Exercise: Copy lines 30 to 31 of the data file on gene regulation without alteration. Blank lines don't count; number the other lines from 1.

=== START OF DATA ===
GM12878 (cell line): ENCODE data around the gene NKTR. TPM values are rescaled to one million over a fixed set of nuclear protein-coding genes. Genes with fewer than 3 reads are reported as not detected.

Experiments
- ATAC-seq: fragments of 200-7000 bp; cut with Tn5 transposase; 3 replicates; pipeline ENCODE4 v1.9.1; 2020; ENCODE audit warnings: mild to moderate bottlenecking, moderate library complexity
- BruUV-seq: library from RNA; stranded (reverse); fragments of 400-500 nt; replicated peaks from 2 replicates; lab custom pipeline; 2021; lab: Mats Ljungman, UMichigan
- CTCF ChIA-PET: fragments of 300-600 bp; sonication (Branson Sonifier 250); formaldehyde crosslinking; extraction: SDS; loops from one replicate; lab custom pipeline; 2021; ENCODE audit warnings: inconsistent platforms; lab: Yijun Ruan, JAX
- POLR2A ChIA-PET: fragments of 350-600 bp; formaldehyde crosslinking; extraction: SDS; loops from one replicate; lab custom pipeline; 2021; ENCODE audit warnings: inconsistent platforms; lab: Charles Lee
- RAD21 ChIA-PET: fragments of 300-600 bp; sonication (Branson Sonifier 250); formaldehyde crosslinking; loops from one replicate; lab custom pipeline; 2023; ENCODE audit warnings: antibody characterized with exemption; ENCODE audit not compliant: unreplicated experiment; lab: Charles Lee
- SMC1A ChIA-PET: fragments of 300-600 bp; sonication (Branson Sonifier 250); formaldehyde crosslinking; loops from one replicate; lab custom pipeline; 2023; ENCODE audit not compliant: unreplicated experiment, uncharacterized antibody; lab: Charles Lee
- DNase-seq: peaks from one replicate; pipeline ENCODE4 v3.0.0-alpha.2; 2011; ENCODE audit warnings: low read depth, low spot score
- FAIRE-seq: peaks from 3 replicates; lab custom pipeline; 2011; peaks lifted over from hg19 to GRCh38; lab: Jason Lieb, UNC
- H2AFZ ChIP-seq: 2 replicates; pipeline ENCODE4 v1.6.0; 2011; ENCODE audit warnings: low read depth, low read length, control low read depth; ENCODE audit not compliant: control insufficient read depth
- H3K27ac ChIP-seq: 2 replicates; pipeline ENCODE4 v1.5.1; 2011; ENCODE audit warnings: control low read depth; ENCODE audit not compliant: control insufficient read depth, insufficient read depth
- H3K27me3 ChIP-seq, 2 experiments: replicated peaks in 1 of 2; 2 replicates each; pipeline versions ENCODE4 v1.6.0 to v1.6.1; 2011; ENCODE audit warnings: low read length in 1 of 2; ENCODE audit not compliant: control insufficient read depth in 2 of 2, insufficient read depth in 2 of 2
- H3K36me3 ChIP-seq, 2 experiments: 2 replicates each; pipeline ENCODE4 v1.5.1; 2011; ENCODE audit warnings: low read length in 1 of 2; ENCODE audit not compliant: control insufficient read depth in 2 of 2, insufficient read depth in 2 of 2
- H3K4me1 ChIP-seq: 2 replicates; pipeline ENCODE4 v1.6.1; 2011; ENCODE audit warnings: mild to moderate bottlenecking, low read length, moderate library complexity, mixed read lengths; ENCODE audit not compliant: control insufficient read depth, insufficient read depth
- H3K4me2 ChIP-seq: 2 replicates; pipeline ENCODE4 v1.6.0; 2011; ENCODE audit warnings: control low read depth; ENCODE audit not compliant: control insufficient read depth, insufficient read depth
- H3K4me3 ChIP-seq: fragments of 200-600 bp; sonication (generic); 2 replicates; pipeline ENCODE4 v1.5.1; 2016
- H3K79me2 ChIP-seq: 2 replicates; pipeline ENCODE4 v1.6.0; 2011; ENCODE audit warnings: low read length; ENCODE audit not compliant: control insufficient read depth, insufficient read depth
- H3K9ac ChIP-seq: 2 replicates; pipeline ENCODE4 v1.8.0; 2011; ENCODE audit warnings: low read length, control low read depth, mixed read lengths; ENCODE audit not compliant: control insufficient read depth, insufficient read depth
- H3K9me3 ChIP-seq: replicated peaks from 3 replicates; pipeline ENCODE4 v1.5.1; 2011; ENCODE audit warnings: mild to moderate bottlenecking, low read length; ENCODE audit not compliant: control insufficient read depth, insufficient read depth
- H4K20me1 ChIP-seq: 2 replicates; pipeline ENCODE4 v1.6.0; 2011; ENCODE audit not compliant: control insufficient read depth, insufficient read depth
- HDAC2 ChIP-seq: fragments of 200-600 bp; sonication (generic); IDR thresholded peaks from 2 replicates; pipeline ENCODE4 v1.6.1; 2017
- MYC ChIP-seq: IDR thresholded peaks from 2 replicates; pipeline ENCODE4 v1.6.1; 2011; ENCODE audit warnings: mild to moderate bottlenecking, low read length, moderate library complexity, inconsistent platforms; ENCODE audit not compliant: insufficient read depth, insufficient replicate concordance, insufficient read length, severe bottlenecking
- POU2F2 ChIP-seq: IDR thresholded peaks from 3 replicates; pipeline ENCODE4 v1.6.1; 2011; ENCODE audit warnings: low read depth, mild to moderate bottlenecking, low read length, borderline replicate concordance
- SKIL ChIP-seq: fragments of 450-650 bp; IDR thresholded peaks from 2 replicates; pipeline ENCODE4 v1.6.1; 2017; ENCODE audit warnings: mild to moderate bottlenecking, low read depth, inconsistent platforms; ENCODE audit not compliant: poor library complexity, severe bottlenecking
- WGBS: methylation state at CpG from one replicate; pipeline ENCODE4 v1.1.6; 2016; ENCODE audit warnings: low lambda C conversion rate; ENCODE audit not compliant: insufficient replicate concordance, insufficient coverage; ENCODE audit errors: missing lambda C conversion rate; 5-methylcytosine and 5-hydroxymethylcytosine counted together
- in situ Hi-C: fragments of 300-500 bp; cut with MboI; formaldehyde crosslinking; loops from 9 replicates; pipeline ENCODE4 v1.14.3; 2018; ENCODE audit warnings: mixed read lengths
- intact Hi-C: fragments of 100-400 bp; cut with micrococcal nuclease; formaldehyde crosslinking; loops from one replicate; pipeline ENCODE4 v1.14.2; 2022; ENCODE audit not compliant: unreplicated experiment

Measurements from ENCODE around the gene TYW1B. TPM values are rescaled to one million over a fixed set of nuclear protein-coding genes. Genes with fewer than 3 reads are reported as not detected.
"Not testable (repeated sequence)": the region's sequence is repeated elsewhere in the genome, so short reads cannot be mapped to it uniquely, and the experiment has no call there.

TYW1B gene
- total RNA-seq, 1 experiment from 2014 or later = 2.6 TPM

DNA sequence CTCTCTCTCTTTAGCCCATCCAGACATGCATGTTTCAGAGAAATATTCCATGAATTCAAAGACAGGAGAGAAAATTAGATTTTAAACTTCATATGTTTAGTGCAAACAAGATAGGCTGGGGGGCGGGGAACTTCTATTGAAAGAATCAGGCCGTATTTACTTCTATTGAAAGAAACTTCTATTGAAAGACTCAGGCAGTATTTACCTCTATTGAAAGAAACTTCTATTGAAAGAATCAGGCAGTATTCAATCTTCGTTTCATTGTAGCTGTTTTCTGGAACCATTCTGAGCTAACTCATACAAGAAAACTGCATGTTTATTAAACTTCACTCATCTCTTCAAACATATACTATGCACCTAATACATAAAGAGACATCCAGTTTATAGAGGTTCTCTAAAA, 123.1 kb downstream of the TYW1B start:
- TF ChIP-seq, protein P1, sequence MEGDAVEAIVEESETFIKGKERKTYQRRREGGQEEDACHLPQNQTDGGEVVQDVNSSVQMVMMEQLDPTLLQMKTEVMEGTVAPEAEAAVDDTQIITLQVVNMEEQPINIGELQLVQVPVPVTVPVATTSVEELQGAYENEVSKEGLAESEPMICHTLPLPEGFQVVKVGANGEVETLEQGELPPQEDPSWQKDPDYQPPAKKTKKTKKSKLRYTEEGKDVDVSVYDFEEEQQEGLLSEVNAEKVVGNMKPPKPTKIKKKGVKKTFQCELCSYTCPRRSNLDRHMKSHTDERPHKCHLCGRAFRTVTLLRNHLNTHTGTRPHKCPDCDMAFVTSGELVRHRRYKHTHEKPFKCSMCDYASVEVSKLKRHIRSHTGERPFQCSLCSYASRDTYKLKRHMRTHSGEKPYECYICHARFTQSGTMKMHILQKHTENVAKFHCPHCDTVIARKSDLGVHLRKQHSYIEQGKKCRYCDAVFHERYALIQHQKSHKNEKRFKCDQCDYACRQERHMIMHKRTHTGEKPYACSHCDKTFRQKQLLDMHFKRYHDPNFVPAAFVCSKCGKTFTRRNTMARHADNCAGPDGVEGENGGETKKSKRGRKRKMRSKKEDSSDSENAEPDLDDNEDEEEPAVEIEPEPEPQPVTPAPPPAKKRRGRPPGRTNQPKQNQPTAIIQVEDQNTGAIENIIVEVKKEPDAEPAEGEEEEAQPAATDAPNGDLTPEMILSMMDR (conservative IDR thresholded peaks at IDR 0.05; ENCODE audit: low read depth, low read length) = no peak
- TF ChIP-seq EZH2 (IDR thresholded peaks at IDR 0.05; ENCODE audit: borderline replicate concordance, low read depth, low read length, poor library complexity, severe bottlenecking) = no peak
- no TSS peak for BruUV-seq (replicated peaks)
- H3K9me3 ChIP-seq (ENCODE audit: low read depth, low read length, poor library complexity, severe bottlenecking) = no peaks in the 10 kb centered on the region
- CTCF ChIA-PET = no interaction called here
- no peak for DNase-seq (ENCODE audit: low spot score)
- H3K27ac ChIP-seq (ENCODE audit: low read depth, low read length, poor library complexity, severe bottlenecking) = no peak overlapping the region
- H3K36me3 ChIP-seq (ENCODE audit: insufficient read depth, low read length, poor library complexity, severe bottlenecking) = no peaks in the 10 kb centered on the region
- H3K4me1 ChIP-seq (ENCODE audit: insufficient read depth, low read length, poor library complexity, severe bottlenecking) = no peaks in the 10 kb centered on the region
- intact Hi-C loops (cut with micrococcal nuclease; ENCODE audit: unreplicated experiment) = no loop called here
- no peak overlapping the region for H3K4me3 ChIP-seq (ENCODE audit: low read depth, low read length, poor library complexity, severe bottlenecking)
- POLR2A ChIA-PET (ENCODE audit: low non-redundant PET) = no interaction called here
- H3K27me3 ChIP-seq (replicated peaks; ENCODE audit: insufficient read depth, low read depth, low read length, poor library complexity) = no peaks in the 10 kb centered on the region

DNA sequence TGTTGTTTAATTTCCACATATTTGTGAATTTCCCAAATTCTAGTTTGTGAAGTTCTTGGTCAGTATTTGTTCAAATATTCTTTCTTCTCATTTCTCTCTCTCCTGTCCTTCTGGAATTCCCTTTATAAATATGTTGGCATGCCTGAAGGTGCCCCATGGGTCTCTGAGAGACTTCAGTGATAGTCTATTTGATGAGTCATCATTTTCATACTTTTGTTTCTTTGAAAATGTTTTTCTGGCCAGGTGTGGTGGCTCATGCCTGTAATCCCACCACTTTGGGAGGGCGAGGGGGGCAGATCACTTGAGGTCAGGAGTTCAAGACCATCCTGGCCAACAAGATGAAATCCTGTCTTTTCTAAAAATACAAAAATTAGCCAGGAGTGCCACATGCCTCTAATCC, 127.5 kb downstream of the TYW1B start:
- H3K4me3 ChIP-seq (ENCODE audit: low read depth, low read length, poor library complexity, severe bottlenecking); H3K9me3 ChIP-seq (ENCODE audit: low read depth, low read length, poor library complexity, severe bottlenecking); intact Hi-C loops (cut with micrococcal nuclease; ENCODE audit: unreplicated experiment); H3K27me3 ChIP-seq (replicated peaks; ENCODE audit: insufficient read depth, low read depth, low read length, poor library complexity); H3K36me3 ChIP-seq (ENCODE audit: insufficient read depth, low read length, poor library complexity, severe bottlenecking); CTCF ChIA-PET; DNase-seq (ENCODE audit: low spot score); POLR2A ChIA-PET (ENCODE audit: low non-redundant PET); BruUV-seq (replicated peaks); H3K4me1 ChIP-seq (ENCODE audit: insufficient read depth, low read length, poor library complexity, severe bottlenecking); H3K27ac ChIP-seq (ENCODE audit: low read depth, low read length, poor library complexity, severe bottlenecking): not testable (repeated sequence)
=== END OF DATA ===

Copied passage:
"Not testable (repeated sequence)": the region's sequence is repeated elsewhere in the genome, so short reads cannot be mapped to it uniquely, and the experiment has no call there.

TYW1B gene